Months after its cancellation was announced, CNN’s “Crossfire,” which has broadcasted from the Jack Morton Auditorium for three years, will end its 23-year run with its final show June 3, a Friday.
Michael Freedman, GW’s vice president for communications, said Thursday night that he remains “absolutely confident” that CNN’s relationship with GW would continue in the form of another show.
“I don’t see this as the end of anything besides the end of ‘Crossfire’ at GW,” Freedman said, adding that he learned of the cancellation Thursday afternoon.
Freedman said he could not provide further details about any future arrangements because he is still waiting to hear from CNN about its programming changes. He also said “editorial decision-making lies solely with CNN,” but pointed out that the network has been open to input from members of the GW community.
“We’re a small cog in CNN’s big wheel. CNN has to decide first how it wants to develop its schedule and then secondarily how GW fits into that wheel,” Freedman said.
In an undated memo provided to The Hatchet earlier this month, CNN President Jonathan Klein said the network will discontinue the last hour of “Live From,” as well as the entirety of “Wolf Blitzer Reports” and “Inside Politics” – the program GW originally hoped would replace “Crossfire.”
In place of those shows, CNN will broadcast a three-hour block of programming from 3 to 6 p.m. to be hosted by Blitzer. The change will take place some time this summer. Freedman declined to comment on the prospect of the new Blitzer show being hosted by GW.
“I think a lot of people agreed with Jonathan Klein’s comments (in January) that it would be good to have more rational, substantive dialogue on television,” Freedman said, noting that several media outlets, including The Hatchet, called for “Crossfire’s” end. “He talked about the need to ratchet down the volume of the rhetoric.”
After Klein announced the cancellation of “Crossfire” in January, Freedman said CNN planned on bringing “Inside Politics” to GW to replace the outgoing debate show. But questions about the future of “Inside Politics” arose in April when Judy Woodruff, the show’s anchor, announced she would leave the show when her contract expires in June.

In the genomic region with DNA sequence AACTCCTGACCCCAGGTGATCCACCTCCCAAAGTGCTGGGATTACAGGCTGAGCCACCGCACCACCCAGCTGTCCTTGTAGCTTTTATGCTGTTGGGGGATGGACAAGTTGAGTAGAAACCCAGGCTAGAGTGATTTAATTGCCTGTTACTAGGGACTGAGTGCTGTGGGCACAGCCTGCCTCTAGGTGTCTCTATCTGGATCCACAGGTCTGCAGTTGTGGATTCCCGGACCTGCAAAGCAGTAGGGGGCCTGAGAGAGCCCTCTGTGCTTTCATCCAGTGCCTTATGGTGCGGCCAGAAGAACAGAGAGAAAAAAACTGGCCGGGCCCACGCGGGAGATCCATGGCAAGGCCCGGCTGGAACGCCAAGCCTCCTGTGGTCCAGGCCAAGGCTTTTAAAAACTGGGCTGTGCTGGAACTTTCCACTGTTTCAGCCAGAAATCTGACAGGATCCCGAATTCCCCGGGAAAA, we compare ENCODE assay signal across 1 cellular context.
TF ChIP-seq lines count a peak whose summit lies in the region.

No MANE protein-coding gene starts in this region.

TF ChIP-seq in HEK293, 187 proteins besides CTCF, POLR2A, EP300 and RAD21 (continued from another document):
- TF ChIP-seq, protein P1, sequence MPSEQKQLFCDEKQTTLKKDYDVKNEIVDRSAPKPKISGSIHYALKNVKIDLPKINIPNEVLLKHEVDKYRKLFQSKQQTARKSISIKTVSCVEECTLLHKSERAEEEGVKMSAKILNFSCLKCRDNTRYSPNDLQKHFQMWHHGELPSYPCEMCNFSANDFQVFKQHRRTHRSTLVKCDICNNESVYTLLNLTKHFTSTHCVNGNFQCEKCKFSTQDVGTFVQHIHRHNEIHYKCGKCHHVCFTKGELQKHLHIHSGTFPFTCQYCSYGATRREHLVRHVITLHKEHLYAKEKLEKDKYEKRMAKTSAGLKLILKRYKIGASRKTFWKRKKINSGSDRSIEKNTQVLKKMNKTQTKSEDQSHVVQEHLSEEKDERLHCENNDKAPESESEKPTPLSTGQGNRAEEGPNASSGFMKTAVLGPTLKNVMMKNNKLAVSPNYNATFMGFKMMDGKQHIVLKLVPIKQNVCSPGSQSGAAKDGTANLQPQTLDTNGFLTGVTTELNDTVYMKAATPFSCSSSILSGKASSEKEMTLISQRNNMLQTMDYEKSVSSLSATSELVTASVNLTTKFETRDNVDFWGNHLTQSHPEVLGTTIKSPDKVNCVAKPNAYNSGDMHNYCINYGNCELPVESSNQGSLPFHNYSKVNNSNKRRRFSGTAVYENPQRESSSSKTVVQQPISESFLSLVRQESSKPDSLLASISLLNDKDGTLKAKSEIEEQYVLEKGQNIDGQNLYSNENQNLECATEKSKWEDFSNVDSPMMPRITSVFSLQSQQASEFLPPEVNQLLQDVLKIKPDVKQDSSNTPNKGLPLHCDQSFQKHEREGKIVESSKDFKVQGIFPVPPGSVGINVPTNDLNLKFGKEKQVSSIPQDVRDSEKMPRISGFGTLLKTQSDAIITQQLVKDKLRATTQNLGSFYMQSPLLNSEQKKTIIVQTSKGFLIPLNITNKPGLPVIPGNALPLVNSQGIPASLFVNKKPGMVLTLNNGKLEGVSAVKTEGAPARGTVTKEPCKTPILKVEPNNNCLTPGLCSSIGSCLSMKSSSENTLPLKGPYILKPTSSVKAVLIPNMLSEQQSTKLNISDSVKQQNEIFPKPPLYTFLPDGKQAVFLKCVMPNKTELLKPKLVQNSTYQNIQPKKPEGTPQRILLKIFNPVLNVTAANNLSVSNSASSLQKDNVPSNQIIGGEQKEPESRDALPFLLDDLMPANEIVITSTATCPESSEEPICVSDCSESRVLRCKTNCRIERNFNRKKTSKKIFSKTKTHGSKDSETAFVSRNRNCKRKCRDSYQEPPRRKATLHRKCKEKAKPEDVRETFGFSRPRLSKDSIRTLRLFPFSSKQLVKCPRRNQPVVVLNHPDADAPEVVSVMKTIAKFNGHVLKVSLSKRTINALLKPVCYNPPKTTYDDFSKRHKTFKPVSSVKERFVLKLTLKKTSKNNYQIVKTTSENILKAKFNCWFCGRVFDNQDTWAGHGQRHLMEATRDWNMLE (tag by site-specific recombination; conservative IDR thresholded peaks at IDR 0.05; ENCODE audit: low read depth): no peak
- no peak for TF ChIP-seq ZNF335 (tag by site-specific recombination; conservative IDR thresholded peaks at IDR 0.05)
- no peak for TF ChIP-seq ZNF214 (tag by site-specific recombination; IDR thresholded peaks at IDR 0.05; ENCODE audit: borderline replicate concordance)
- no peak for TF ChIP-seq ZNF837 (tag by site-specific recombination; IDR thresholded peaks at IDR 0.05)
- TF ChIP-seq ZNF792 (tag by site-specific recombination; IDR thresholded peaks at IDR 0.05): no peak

It is unclear if the new block of programming will call GW home. Blitzer has a relationship with the University, having spoken here several times over the last few years. In 2001, he delivered the keynote address at the grand opening of the School of Media and Public Affairs building. He is friendly with University President Stephen Joel Trachtenberg and other senior GW officials and attends men’s basketball games.
“It’s less about friendships than it is about the rebuilding of CNN but its management team now headed by Jonathan Klein, who has a responsibility to keep CNN in a leadership position among electronic media forces out there,” Freedman said.
Freedman said CNN continues to pay rent on the Jack Morton Auditorium even though it is “on hiatus” from regularly broadcasting from there. Last week, CNN’s Spanish affiliate aired a show from the SMPA building featuring the presidents of six Central American countries.
“I think it’s a very positive sign that CNN is going to continue this relationship with GW in terms of keeping a priority on the (Jack) Morton Auditorium and to continue to work with us as this new programming is developed,” Freedman said. “I think we’re going to come out of this just fine.”
The Jack Morton Auditorium might have a chance to play host to a show on another network. Freedman said that while GW is not actively shopping the venue to other networks besides CNN, it would consider offers.
“We would like to continue regularly scheduled programming within the Jack Morton Auditorium,” Freedman said. “We will continue to discuss those prospects with others who would be interested.”
But if GW fails to land another show, it would lose a valuable recruiting tool. One reason the 2005 Kaplan/Newsweek college guide named GW the “hottest school for political junkies” is the school’s affiliation with “Crossfire.” More than 200 students have worked on the show during its tenure at GW.
Heather Clapp Date, the show’s coordinating producer, said she is “enormously thankful” to all of the students who have volunteered, interned and worked in other capacities on the show, as well as to all of “Crossfire’s” audience members.
She pointed out that the show still has two weeks on the air and encouraged people to seize their “last chance to see a show that’s been on for 20 years.”
People interested in requesting tickets to “Crossfire” can call 202-994-8CNN.
-Michael Barnett contributed to this report.